Wednesday, July 23, 2014

We Hate It When Our Friends Become Successful

A few months after my move to New York, adjusting and calibrating to life at my new company, in my new neighborhood, I began an informal book club at work. I had connected with a colleague, in another department, on reading, on writing; she used to live in Crown Heights and we cemented our literary friendship over cheap wine at a monthly reading, hosted by a local bar. The book club was essentially the two of us, joined by another colleague and dear friend, discussing the text in tangents, always ready and willing to be distracted with other nuggets, cultural, professional. She and I, outside of the club meetings, began to discuss our work, workshop structures, frustrations, triumphs. We never consummated any discussion by swapping stories, poems, offering our services in polite but constructive criticism. Ultimately, I am both glad for this, and regret it deeply. For me, writing, technically something I do for a living, is a struggle, at best, a distant memory, at worst. Something I clung to, spoke of like an aging cheerleader, grasping desperately for those four years from the past, pretending nothing has changed, time has stopped. I identify with being a writer, no matter how many days, weeks, months, years have marched along, a ravine between me and the last time I sat, diligent, focused on this vocation.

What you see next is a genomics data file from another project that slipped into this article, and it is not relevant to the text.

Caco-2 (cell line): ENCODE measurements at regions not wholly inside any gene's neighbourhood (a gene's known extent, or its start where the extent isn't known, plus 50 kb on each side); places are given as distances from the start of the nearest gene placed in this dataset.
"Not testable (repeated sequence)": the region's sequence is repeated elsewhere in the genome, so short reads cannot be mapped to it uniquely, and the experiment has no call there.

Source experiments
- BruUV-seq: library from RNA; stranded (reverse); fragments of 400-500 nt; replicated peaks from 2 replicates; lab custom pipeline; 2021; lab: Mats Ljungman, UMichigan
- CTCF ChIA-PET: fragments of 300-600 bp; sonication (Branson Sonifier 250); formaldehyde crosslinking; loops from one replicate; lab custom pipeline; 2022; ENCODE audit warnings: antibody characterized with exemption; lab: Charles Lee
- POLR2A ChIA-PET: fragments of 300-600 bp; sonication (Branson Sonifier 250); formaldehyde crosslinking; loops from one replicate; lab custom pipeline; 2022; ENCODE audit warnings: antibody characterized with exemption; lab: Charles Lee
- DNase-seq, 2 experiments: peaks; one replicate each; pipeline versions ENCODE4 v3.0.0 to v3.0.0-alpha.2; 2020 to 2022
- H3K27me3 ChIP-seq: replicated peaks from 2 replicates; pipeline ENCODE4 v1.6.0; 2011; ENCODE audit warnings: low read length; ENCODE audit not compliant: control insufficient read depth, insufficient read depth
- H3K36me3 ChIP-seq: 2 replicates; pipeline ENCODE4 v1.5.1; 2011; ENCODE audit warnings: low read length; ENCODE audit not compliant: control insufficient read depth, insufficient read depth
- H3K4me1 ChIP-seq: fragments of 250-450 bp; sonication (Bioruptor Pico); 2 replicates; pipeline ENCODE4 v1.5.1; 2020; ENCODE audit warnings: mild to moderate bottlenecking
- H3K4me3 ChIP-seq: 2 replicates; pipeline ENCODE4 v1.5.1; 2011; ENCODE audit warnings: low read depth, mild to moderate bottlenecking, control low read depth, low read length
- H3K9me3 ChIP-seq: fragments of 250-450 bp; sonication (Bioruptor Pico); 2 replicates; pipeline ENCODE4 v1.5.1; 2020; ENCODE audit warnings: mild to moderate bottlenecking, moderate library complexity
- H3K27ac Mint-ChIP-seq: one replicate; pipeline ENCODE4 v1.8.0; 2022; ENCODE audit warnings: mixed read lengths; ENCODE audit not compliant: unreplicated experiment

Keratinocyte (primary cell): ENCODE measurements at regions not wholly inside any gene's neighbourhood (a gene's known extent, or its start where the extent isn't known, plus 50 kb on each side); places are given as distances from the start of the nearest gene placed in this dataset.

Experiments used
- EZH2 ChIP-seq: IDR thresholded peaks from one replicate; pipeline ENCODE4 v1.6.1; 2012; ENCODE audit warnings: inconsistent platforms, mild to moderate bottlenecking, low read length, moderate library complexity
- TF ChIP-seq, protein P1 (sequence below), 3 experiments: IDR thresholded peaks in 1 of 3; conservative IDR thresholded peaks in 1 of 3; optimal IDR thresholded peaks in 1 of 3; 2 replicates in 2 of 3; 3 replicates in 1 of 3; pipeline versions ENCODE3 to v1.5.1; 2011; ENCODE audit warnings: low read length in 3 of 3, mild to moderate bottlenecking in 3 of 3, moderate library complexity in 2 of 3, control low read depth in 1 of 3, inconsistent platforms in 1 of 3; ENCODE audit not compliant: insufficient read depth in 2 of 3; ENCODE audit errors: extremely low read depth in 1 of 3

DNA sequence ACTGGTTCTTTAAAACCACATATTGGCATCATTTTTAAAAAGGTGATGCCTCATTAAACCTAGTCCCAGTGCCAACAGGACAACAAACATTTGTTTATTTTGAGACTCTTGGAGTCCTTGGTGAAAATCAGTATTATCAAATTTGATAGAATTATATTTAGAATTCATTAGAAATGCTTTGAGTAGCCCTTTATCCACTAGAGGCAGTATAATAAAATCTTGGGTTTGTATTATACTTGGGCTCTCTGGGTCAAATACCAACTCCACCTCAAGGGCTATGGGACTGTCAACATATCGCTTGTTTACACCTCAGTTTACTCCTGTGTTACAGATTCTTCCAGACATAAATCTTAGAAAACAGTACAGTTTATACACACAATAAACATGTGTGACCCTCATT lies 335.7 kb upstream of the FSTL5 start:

After applying for a position at a renowned writing camp workshop, this year, she was finally rewarded a spot. I said my congratulations, mediated by my phone and social media, teeth gnashed and feeling desperate. I have been moving without purpose, without focus, and thus without challenge and satisfaction, for quite some time, with no one really to blame other than myself. It has been said before, and will be said again, that one of the most insidious effects of evolving social media platforms is the incitement of furious envy, of fear. Either that fear of potential, of what could be, measured by the curated lives of others, or the fear of lacking, of not accomplishing, not experiencing. Such meditations, such wallowing, is nearly always, always defeatist. To sit and compare, the truth of my life, with the shallow facade of the other, is peel away the skin, be disappointed with the striations beneath, to be angered at the pain and the blood. Successes are not finite. Enrichment is not finite; if you indulge, gorge, I can have my share as well.

To write, be a writer, is not merely to think, to feel, there is effort, so much trying and failing and trying again, defiant or maybe stupid in the face of it all. Angst and sadness and joy and contemplation and love must coalesce, take shape, be shaped. This is an important lesson. Toiling for hours in my cubicle, pushing my boulder to the top, dropping it on the ground and kicking it to the bottom for another pass, hard work after hours, in my house, repulses me. Hard work used to thrill me; I was motivated, craving more, knowledge, experience. Now, I feel perpetually exhausted, and need to pull my own body up and out of the tar trap that a steady corporate job sets. But I feel so hungry.